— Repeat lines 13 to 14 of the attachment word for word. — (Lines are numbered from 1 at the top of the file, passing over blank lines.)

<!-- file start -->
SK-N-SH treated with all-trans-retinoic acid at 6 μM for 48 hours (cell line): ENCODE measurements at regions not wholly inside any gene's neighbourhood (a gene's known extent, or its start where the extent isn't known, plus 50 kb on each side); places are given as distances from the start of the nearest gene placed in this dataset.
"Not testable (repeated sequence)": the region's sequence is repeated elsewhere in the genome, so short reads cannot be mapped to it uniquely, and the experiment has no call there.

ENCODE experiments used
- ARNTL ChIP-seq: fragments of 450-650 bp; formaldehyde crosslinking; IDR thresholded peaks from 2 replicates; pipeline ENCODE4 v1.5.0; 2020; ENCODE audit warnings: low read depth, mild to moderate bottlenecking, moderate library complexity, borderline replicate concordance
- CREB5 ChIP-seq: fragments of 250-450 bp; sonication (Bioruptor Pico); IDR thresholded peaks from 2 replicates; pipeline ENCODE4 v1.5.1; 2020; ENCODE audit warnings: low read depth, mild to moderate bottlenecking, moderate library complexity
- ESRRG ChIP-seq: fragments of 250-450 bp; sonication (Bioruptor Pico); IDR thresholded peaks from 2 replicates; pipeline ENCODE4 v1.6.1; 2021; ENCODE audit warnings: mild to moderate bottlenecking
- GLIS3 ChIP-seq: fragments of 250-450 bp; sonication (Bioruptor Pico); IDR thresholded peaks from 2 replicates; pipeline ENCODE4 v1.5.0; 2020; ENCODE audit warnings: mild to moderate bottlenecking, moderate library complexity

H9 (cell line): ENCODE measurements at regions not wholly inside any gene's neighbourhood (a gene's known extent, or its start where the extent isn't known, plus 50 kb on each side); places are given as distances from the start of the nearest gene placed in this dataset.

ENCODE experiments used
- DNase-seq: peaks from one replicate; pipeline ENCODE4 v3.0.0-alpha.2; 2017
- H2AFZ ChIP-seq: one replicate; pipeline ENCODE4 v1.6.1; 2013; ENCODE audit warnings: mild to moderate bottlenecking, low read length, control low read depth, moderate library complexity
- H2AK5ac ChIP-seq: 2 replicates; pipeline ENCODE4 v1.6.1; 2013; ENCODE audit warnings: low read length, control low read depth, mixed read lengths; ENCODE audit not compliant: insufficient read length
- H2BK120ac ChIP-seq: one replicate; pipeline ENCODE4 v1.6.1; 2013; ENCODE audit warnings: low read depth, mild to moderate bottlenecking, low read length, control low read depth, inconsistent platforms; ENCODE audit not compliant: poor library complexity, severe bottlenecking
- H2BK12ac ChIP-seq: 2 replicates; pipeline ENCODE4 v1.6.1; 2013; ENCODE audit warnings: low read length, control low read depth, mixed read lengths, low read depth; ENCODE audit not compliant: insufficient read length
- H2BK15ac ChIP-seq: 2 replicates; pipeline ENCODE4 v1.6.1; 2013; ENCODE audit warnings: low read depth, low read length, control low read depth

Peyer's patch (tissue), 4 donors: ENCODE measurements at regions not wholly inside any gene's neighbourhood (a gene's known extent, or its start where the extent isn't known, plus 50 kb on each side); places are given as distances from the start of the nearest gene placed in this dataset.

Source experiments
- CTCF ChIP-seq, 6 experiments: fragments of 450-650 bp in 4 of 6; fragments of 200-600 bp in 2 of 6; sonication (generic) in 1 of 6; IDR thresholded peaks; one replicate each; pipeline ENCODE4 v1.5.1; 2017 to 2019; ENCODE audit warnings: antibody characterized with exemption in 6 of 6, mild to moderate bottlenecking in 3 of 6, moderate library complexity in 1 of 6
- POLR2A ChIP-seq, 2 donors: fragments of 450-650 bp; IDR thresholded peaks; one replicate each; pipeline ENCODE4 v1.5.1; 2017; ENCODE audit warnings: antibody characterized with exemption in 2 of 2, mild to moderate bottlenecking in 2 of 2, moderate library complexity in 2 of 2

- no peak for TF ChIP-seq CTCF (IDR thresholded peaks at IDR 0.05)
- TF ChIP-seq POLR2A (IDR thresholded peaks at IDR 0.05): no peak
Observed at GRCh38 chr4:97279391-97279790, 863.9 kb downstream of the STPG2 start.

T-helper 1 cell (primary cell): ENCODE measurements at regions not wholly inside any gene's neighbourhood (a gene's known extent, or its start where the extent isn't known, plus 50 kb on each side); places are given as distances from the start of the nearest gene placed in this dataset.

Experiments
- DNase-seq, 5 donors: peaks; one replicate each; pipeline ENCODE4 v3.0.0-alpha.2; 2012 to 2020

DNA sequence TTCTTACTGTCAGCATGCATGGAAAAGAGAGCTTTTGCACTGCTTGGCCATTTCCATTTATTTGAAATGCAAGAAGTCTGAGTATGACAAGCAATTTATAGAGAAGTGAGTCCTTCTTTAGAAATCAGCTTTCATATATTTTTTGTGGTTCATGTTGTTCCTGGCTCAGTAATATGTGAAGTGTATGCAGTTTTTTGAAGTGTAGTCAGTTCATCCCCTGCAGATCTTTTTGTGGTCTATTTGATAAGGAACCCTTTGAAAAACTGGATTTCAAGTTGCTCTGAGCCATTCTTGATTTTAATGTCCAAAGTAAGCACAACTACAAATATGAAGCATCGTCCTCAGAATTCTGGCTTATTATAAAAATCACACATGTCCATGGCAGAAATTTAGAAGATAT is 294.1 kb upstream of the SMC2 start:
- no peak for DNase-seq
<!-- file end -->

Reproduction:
- H2BK120ac ChIP-seq: one replicate; pipeline ENCODE4 v1.6.1; 2013; ENCODE audit warnings: low read depth, mild to moderate bottlenecking, low read length, control low read depth, inconsistent platforms; ENCODE audit not compliant: poor library complexity, severe bottlenecking
- H2BK12ac ChIP-seq: 2 replicates; pipeline ENCODE4 v1.6.1; 2013; ENCODE audit warnings: low read length, control low read depth, mixed read lengths, low read depth; ENCODE audit not compliant: insufficient read length